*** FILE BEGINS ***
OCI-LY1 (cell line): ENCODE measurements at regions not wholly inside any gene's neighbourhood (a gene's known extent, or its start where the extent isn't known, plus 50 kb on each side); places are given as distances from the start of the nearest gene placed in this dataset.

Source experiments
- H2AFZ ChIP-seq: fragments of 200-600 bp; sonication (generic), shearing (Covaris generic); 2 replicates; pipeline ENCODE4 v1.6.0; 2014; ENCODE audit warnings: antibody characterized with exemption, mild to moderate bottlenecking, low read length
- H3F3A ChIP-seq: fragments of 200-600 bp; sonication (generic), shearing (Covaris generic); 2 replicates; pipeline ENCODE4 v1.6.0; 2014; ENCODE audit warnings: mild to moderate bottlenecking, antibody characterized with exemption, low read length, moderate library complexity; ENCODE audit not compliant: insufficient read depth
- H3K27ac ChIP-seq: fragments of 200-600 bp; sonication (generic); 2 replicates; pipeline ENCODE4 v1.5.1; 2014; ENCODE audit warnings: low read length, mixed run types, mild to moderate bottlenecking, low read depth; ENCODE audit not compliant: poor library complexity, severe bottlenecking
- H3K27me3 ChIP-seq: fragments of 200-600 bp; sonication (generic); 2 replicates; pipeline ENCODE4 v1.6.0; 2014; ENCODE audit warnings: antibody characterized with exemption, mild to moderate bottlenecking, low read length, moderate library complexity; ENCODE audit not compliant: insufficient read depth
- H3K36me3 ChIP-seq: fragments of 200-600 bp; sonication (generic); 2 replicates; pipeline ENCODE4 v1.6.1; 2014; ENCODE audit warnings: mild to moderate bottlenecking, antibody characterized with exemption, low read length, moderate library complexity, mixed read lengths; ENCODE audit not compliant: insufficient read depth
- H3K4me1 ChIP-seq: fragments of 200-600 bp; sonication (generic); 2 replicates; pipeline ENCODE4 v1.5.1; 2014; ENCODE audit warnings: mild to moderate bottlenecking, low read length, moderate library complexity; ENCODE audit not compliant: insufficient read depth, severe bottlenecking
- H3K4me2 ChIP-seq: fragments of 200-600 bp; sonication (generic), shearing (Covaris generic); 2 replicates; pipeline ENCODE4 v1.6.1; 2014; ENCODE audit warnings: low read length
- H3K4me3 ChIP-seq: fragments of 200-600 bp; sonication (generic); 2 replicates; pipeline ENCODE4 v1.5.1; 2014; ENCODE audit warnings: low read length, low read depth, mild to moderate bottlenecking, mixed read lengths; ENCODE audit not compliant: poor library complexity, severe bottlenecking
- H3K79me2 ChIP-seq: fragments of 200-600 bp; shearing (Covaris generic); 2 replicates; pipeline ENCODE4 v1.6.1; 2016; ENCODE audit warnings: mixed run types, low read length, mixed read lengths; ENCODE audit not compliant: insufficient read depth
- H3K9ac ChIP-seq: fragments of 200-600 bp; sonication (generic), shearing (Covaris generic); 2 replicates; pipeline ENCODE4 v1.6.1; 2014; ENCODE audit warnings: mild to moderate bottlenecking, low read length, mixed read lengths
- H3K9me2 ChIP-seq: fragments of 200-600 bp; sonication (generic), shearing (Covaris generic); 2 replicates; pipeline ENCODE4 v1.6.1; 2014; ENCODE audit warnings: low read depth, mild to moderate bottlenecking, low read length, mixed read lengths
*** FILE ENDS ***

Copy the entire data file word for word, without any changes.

OCI-LY1 (cell line): ENCODE measurements at regions not wholly inside any gene's neighbourhood (a gene's known extent, or its start where the extent isn't known, plus 50 kb on each side); places are given as distances from the start of the nearest gene placed in this dataset.

Source experiments
- H2AFZ ChIP-seq: fragments of 200-600 bp; sonication (generic), shearing (Covaris generic); 2 replicates; pipeline ENCODE4 v1.6.0; 2014; ENCODE audit warnings: antibody characterized with exemption, mild to moderate bottlenecking, low read length
- H3F3A ChIP-seq: fragments of 200-600 bp; sonication (generic), shearing (Covaris generic); 2 replicates; pipeline ENCODE4 v1.6.0; 2014; ENCODE audit warnings: mild to moderate bottlenecking, antibody characterized with exemption, low read length, moderate library complexity; ENCODE audit not compliant: insufficient read depth
- H3K27ac ChIP-seq: fragments of 200-600 bp; sonication (generic); 2 replicates; pipeline ENCODE4 v1.5.1; 2014; ENCODE audit warnings: low read length, mixed run types, mild to moderate bottlenecking, low read depth; ENCODE audit not compliant: poor library complexity, severe bottlenecking
- H3K27me3 ChIP-seq: fragments of 200-600 bp; sonication (generic); 2 replicates; pipeline ENCODE4 v1.6.0; 2014; ENCODE audit warnings: antibody characterized with exemption, mild to moderate bottlenecking, low read length, moderate library complexity; ENCODE audit not compliant: insufficient read depth
- H3K36me3 ChIP-seq: fragments of 200-600 bp; sonication (generic); 2 replicates; pipeline ENCODE4 v1.6.1; 2014; ENCODE audit warnings: mild to moderate bottlenecking, antibody characterized with exemption, low read length, moderate library complexity, mixed read lengths; ENCODE audit not compliant: insufficient read depth
- H3K4me1 ChIP-seq: fragments of 200-600 bp; sonication (generic); 2 replicates; pipeline ENCODE4 v1.5.1; 2014; ENCODE audit warnings: mild to moderate bottlenecking, low read length, moderate library complexity; ENCODE audit not compliant: insufficient read depth, severe bottlenecking
- H3K4me2 ChIP-seq: fragments of 200-600 bp; sonication (generic), shearing (Covaris generic); 2 replicates; pipeline ENCODE4 v1.6.1; 2014; ENCODE audit warnings: low read length
- H3K4me3 ChIP-seq: fragments of 200-600 bp; sonication (generic); 2 replicates; pipeline ENCODE4 v1.5.1; 2014; ENCODE audit warnings: low read length, low read depth, mild to moderate bottlenecking, mixed read lengths; ENCODE audit not compliant: poor library complexity, severe bottlenecking
- H3K79me2 ChIP-seq: fragments of 200-600 bp; shearing (Covaris generic); 2 replicates; pipeline ENCODE4 v1.6.1; 2016; ENCODE audit warnings: mixed run types, low read length, mixed read lengths; ENCODE audit not compliant: insufficient read depth
- H3K9ac ChIP-seq: fragments of 200-600 bp; sonication (generic), shearing (Covaris generic); 2 replicates; pipeline ENCODE4 v1.6.1; 2014; ENCODE audit warnings: mild to moderate bottlenecking, low read length, mixed read lengths
- H3K9me2 ChIP-seq: fragments of 200-600 bp; sonication (generic), shearing (Covaris generic); 2 replicates; pipeline ENCODE4 v1.6.1; 2014; ENCODE audit warnings: low read depth, mild to moderate bottlenecking, low read length, mixed read lengths